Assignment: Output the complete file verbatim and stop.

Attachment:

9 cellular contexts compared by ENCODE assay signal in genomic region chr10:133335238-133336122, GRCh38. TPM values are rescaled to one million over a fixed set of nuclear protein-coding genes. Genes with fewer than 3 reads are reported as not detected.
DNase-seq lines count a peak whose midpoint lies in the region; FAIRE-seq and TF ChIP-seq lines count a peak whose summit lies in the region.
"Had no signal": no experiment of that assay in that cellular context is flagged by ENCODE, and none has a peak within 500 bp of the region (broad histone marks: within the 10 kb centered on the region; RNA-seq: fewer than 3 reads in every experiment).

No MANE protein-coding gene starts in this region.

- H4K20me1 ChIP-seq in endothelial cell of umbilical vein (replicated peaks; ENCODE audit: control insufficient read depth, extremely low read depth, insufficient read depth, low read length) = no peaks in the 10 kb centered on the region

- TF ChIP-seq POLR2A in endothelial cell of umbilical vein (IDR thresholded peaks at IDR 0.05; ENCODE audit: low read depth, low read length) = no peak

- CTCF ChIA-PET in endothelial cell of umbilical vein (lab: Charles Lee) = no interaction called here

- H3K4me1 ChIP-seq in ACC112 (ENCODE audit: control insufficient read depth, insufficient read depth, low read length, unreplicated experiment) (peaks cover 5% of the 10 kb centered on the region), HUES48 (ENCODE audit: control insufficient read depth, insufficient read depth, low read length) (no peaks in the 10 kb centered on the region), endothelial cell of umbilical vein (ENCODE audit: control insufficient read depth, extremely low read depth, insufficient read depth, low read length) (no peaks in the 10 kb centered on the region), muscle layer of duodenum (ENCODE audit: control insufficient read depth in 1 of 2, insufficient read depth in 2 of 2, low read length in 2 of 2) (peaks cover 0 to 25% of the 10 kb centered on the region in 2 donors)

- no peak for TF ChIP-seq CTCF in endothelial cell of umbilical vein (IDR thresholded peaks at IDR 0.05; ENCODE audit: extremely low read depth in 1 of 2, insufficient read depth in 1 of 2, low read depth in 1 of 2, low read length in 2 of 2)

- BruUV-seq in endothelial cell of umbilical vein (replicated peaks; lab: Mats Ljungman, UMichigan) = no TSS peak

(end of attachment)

9 cellular contexts compared by ENCODE assay signal in genomic region chr10:133335238-133336122, GRCh38. TPM values are rescaled to one million over a fixed set of nuclear protein-coding genes. Genes with fewer than 3 reads are reported as not detected.
DNase-seq lines count a peak whose midpoint lies in the region; FAIRE-seq and TF ChIP-seq lines count a peak whose summit lies in the region.
"Had no signal": no experiment of that assay in that cellular context is flagged by ENCODE, and none has a peak within 500 bp of the region (broad histone marks: within the 10 kb centered on the region; RNA-seq: fewer than 3 reads in every experiment).

No MANE protein-coding gene starts in this region.

- H4K20me1 ChIP-seq in endothelial cell of umbilical vein (replicated peaks; ENCODE audit: control insufficient read depth, extremely low read depth, insufficient read depth, low read length) = no peaks in the 10 kb centered on the region

- TF ChIP-seq POLR2A in endothelial cell of umbilical vein (IDR thresholded peaks at IDR 0.05; ENCODE audit: low read depth, low read length) = no peak

- CTCF ChIA-PET in endothelial cell of umbilical vein (lab: Charles Lee) = no interaction called here

- H3K4me1 ChIP-seq in ACC112 (ENCODE audit: control insufficient read depth, insufficient read depth, low read length, unreplicated experiment) (peaks cover 5% of the 10 kb centered on the region), HUES48 (ENCODE audit: control insufficient read depth, insufficient read depth, low read length) (no peaks in the 10 kb centered on the region), endothelial cell of umbilical vein (ENCODE audit: control insufficient read depth, extremely low read depth, insufficient read depth, low read length) (no peaks in the 10 kb centered on the region), muscle layer of duodenum (ENCODE audit: control insufficient read depth in 1 of 2, insufficient read depth in 2 of 2, low read length in 2 of 2) (peaks cover 0 to 25% of the 10 kb centered on the region in 2 donors)

- no peak for TF ChIP-seq CTCF in endothelial cell of umbilical vein (IDR thresholded peaks at IDR 0.05; ENCODE audit: extremely low read depth in 1 of 2, insufficient read depth in 1 of 2, low read depth in 1 of 2, low read length in 2 of 2)

- BruUV-seq in endothelial cell of umbilical vein (replicated peaks; lab: Mats Ljungman, UMichigan) = no TSS peak